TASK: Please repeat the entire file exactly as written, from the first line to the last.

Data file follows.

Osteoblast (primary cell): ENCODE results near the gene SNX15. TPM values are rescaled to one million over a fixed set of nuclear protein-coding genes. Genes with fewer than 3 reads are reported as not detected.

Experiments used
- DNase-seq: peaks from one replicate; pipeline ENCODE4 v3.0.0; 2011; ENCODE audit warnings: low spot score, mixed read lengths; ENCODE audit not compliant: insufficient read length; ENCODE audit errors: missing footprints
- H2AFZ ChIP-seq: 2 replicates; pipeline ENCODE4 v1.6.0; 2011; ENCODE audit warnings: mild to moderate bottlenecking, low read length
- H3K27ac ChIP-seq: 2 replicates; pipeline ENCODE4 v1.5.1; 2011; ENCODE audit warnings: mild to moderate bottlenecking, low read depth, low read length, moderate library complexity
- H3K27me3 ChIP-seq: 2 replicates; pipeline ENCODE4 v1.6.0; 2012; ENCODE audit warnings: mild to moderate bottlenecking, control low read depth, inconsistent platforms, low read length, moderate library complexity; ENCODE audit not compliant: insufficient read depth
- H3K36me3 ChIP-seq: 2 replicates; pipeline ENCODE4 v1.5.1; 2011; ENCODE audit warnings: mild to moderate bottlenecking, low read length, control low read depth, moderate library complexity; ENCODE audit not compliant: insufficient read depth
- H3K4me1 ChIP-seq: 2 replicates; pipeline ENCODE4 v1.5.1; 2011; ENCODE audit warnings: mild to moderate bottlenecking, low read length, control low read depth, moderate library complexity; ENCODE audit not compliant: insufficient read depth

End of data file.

Osteoblast (primary cell): ENCODE results near the gene SNX15. TPM values are rescaled to one million over a fixed set of nuclear protein-coding genes. Genes with fewer than 3 reads are reported as not detected.

Experiments used
- DNase-seq: peaks from one replicate; pipeline ENCODE4 v3.0.0; 2011; ENCODE audit warnings: low spot score, mixed read lengths; ENCODE audit not compliant: insufficient read length; ENCODE audit errors: missing footprints
- H2AFZ ChIP-seq: 2 replicates; pipeline ENCODE4 v1.6.0; 2011; ENCODE audit warnings: mild to moderate bottlenecking, low read length
- H3K27ac ChIP-seq: 2 replicates; pipeline ENCODE4 v1.5.1; 2011; ENCODE audit warnings: mild to moderate bottlenecking, low read depth, low read length, moderate library complexity
- H3K27me3 ChIP-seq: 2 replicates; pipeline ENCODE4 v1.6.0; 2012; ENCODE audit warnings: mild to moderate bottlenecking, control low read depth, inconsistent platforms, low read length, moderate library complexity; ENCODE audit not compliant: insufficient read depth
- H3K36me3 ChIP-seq: 2 replicates; pipeline ENCODE4 v1.5.1; 2011; ENCODE audit warnings: mild to moderate bottlenecking, low read length, control low read depth, moderate library complexity; ENCODE audit not compliant: insufficient read depth
- H3K4me1 ChIP-seq: 2 replicates; pipeline ENCODE4 v1.5.1; 2011; ENCODE audit warnings: mild to moderate bottlenecking, low read length, control low read depth, moderate library complexity; ENCODE audit not compliant: insufficient read depth